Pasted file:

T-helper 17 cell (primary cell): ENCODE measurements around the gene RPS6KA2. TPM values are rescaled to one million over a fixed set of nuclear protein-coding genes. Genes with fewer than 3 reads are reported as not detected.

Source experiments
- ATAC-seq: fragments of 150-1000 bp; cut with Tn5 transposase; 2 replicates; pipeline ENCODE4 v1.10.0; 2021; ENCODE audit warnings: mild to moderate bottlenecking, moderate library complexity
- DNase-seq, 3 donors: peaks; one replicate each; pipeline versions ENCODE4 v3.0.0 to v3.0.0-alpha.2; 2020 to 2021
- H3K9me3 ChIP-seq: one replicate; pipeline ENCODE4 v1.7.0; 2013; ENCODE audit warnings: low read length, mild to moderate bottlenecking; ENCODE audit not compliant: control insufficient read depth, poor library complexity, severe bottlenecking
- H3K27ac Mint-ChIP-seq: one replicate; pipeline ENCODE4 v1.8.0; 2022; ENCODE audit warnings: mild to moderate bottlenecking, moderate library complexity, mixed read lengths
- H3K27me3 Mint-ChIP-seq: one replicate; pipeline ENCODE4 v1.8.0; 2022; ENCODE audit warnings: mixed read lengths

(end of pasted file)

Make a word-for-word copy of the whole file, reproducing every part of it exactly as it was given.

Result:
T-helper 17 cell (primary cell): ENCODE measurements around the gene RPS6KA2. TPM values are rescaled to one million over a fixed set of nuclear protein-coding genes. Genes with fewer than 3 reads are reported as not detected.

Source experiments
- ATAC-seq: fragments of 150-1000 bp; cut with Tn5 transposase; 2 replicates; pipeline ENCODE4 v1.10.0; 2021; ENCODE audit warnings: mild to moderate bottlenecking, moderate library complexity
- DNase-seq, 3 donors: peaks; one replicate each; pipeline versions ENCODE4 v3.0.0 to v3.0.0-alpha.2; 2020 to 2021
- H3K9me3 ChIP-seq: one replicate; pipeline ENCODE4 v1.7.0; 2013; ENCODE audit warnings: low read length, mild to moderate bottlenecking; ENCODE audit not compliant: control insufficient read depth, poor library complexity, severe bottlenecking
- H3K27ac Mint-ChIP-seq: one replicate; pipeline ENCODE4 v1.8.0; 2022; ENCODE audit warnings: mild to moderate bottlenecking, moderate library complexity, mixed read lengths
- H3K27me3 Mint-ChIP-seq: one replicate; pipeline ENCODE4 v1.8.0; 2022; ENCODE audit warnings: mixed read lengths